Understanding Appraisals

Figg Appraisal understands that the processes which are commonplace to us might be a bit foreign to you. For additional information on appraisal procedures, terms, and tips please choose from the menu below.

The Appraisal Process
Why Ask For An Appraisal
Common Appraisal Terms
Tips For Homeowners

The Appraisal Process

In its most basic form, the appraisal process has four elements including:

  1. Site Visitation - The appraiser visits the property to make evaluations and gather information important in determining value in relation to the purpose of the appraisal. (Fair Market Value, Insurance Value, Tax Value, Value In Use, etc.)
  2. Market Research - Research of your market area is done in order to find common values, and other properties in the area that are similar in style, structure, and price.
  3. Report Compiled - A report with the appraiser's findings, analyses, recommendations, concerns (if any), and the value of the property is compiled.
  4. Results Delivered - The report is delivered to you and/or your loan officer or other professional.

Why Ask For An Appraisal?

There is literally an endless list of reasons why an appraisal might be needed and/or wanted. A few of the most common include:

  • financing
  • land development consultation
  • estate planning
  • construction loans
  • estate settlements
  • second mortgages
  • probate
  • home equity loans
  • legal resolutions
  • revaluing of assets for insurance
  • divorce settlements
  • accounting reasons
  • contest high property taxes

For practically any purpose that requires a supported, accurate value of property, asking for an appraisal from a certified appraiser is the most beneficial route to take.

Appraisal Terms

Appraisal - An opinion of value given by a professional based upon current market conditions.

Fair Market Value - The mutually agreeable price buyers and sellers come to.

Tax Value - The appraised value of the land and the current replacement cost of improvements less statutory depreciation.

Insurance Value - The insurable value of the property is solely for the purpose of determining insurance coverage, and may not be representative of market value. It usually does not include the value of the land.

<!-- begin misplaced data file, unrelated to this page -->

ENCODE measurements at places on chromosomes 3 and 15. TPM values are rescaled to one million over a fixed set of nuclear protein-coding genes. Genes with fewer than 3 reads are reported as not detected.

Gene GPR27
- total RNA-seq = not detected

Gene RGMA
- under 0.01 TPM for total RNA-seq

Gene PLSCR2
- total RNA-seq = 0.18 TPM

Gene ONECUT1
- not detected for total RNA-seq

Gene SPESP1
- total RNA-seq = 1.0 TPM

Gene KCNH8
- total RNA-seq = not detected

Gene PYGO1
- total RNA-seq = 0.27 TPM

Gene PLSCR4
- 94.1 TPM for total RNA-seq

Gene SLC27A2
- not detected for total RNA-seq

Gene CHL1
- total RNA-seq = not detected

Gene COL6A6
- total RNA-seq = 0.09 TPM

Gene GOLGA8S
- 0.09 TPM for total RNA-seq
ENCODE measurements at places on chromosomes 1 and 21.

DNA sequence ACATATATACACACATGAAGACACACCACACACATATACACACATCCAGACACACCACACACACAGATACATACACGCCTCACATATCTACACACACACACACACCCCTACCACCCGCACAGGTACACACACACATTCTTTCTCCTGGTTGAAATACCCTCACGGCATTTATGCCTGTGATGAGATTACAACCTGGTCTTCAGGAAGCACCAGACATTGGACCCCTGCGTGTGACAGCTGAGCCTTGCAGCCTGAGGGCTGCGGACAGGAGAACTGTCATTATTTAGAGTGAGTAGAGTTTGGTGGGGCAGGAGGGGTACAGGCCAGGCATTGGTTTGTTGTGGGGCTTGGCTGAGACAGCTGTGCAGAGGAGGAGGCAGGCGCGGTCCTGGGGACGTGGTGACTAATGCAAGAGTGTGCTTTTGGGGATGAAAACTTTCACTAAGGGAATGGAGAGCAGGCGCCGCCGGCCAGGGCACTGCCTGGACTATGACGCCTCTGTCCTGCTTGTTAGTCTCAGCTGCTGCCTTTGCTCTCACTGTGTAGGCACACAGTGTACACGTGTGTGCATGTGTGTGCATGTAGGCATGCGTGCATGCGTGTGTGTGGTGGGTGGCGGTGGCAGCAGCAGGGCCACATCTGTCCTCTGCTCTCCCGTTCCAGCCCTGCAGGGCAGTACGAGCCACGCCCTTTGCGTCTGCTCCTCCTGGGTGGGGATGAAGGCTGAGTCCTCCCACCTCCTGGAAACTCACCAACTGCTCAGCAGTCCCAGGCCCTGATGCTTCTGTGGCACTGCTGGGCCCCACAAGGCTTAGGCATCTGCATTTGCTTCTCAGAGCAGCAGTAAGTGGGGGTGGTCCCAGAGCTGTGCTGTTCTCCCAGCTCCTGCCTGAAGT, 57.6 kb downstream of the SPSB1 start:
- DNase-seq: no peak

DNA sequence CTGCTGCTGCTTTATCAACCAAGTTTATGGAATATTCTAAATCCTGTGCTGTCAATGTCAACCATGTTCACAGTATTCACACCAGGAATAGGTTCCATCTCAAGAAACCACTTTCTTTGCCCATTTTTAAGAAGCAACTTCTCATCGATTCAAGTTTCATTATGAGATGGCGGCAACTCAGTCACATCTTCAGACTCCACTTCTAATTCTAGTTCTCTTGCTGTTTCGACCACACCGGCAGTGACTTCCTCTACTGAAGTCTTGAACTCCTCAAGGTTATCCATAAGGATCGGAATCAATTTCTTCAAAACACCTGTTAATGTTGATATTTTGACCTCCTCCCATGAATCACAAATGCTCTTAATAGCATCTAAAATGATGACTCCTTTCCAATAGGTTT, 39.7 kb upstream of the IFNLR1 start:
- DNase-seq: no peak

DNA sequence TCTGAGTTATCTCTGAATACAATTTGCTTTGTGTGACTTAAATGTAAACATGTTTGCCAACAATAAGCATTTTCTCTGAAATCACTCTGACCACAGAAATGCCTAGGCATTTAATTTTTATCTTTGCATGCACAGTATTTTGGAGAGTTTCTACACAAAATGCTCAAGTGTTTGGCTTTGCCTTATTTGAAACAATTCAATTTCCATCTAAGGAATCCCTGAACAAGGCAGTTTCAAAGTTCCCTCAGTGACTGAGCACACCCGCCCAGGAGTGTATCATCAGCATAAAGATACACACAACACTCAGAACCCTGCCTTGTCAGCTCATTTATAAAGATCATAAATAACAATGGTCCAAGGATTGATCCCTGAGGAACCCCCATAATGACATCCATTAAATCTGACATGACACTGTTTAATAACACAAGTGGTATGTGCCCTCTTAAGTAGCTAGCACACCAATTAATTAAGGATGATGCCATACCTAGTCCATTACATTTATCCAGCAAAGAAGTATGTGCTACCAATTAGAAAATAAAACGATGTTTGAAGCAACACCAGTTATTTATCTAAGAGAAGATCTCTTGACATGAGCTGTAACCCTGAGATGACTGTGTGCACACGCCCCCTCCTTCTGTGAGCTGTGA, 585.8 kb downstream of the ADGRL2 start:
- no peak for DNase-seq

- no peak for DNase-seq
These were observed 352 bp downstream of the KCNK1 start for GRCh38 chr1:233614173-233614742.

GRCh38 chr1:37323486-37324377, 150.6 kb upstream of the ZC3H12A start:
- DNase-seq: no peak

Value In Use - Discounted value of net funds to be obtained from a property. This amount is calculated by consideration of annual income plus the disposal value.

Value Conclusion - The final professional opinion as to the value of your property.

Tips For Homeowners

Purchase price does not always equal fair market value. Values change over time depending on several factors including age, location, and the economy. Asking for an appraisal is the only way to know with certainty what the selling price should be.

While house clutter (kids toys, dishes in sink, dirty floors) have no bearing on the value of the property, a well-presented home does market faster. Be sure your home is neat and clean when prospects arrive.

Decks, pools, and professional landscaping don't necessarily add value to your property. These fall under the heading of exterior functionality and, in some cases, can detract from the value of your property. A professional appraiser can give you guidance as to how these additions can affect the value of your home.

A few sure bets for increasing the value of your home include: kitchen improvements, adding a new bathroom, and installing a new central heating and air unit. "Cosmetic" improvements such as new carpet, wallpaper or paint normally do not increase the value of your home, but may aid in decreasing sales time.

Remember to keep improvements in line with the value of your house. "Over improving" can be a waste of money. A professional appraiser can offer advice as to which improvements will bring a good return on your investment.

Interior and exterior functionality of the house are important. These can include such things as the floor plan, number of bedrooms compared to other homes with similar values, the presence of first floor bedrooms in two story homes, location near railway tracks, or airports, etc. While it may be possible to change some of these aspects, others are permanent. A certified appraiser can help you evaluate how these factors may affect sales price and marketability.

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